In 1994, Jerry Beck edited the book, The 50 Greatest Cartoons: As Selected by 1,000 Animation Professionals, which challenged experts to create a ranking of the best short, cel animated cartoons ever made. To no one’s surprise, the experts chose 10 Warner Bros. animations crafted by Chuck Jones. They also gave a nod to Fleischer Studios’ original Superman cartoon, Disney’s first animation with Mickey Mouse (1928’s “Steamboat Willie”), and the Donald Duck-starring WWII propaganda film,“Der Fuehrer’s Face.”
Yes, the big animation studios (Warner Bros., Disney, etc.) dominate the list. But a few “indies” manage to squeak in there. Take for example Winsor Mccay’s seminal 1914 creation “Gertie the Dinosaur.” Or Bambi Meets Godzilla. A student film created by Marv Newland in 1969, Bambi Meets Godzilla (above) runs only 90 seconds. Of which, 48 seconds are devoted to the opening credits, and 27 seconds to the closing credits, leaving only 12 seconds of “action,” which is mostly stillness. The timing is the funny.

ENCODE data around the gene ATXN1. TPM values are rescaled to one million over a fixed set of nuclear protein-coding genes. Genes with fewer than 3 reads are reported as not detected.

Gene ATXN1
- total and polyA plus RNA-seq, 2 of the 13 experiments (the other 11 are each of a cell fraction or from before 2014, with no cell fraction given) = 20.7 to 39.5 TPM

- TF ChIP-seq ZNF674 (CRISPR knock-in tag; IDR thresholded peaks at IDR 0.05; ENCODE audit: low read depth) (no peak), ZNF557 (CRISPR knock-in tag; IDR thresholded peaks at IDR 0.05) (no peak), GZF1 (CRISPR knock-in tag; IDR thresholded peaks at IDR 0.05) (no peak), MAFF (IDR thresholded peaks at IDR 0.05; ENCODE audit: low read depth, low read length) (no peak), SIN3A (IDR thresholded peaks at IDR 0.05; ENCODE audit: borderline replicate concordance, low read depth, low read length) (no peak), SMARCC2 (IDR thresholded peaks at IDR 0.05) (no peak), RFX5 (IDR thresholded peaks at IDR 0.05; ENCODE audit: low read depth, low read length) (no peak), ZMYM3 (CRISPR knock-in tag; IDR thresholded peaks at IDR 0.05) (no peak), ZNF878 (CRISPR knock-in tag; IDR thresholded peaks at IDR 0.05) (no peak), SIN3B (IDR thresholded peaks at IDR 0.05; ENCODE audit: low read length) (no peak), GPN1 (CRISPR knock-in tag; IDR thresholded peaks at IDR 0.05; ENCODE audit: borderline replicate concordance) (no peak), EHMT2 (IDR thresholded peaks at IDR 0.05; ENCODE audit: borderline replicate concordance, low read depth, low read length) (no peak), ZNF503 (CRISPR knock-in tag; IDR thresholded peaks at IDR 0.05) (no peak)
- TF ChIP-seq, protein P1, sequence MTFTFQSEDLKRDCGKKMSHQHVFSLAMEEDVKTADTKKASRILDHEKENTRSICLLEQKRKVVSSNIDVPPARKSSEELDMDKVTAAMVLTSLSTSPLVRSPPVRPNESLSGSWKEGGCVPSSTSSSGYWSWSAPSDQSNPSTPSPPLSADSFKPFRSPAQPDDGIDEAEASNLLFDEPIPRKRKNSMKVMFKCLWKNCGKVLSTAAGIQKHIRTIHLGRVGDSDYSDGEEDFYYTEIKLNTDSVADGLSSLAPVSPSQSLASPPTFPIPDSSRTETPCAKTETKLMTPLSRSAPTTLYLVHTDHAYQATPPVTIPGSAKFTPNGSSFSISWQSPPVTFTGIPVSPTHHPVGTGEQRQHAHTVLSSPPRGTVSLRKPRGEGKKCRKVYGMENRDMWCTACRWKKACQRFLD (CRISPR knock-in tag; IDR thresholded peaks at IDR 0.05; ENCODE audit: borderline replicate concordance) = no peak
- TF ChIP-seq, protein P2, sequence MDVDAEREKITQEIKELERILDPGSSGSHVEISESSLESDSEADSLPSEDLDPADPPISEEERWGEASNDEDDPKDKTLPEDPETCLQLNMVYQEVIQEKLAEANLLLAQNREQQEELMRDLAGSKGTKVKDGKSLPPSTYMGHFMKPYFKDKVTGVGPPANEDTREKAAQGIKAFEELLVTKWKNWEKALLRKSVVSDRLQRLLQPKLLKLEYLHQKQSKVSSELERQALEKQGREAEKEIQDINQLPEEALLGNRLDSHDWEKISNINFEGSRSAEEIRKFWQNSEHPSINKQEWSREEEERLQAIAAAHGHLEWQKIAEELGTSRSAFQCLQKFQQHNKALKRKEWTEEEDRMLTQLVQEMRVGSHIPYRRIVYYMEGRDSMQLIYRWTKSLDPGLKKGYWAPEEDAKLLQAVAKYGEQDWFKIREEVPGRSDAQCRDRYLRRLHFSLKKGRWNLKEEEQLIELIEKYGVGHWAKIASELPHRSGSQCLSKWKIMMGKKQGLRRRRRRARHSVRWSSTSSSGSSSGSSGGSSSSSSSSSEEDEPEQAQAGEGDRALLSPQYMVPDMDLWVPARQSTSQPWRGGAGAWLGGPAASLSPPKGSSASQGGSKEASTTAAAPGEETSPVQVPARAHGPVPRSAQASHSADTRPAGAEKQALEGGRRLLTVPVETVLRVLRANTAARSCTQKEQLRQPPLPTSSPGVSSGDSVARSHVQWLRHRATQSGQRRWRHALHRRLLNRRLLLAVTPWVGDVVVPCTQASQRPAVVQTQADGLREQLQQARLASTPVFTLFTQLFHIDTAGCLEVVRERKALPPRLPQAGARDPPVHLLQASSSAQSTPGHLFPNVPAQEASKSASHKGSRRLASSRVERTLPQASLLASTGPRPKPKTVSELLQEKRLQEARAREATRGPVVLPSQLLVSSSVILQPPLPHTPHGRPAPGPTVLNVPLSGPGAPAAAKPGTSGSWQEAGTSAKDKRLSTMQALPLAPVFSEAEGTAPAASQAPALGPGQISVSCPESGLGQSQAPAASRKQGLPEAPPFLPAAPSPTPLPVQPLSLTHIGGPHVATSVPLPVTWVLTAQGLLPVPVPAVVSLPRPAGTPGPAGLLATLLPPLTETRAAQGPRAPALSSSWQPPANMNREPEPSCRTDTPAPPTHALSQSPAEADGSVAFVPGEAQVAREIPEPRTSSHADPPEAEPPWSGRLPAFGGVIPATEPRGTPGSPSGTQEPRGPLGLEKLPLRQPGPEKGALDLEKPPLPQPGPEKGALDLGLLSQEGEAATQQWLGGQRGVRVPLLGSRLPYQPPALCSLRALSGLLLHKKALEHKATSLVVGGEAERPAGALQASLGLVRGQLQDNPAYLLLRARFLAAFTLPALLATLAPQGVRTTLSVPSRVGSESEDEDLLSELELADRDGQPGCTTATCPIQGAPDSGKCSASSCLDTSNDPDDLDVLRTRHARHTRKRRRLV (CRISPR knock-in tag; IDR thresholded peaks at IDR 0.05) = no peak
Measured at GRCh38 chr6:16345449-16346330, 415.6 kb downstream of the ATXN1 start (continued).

The short film circulated in theaters across the U.S., shown before screenings of Philippe de Broca’s feature film King of Hearts. Over the years the publicly-available versions of Bambi Meets Godzilla became worn and faded. So, in 2013, Coda Gardner produced a frame-for-frame HD re-creation. You can watch it below, and get a blow-by-blow account of the restoration here.
The National Film Board of Canada hosts more recent films by Newland, including 2005’s “Tête à Tête à Tête” and 2011’s “CMYK.”
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The Original 1940s Superman Cartoon: Watch 17 Classic Episodes Free Online
The Disney Cartoon That Introduced Mickey Mouse & Animation with Sound (1928)
Gertie the Dinosaur: The Mother of all Cartoon Characters (1914)
Speaks for itself.
Let’s get “Bambi Meets Godzilla” in the National Film Registry–https://www.loc.gov/programs/national-film-preservation-board/film-registry/nominate/
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My thanks to Coda Gardner for the HD recreation of Bambi meets Godzilla.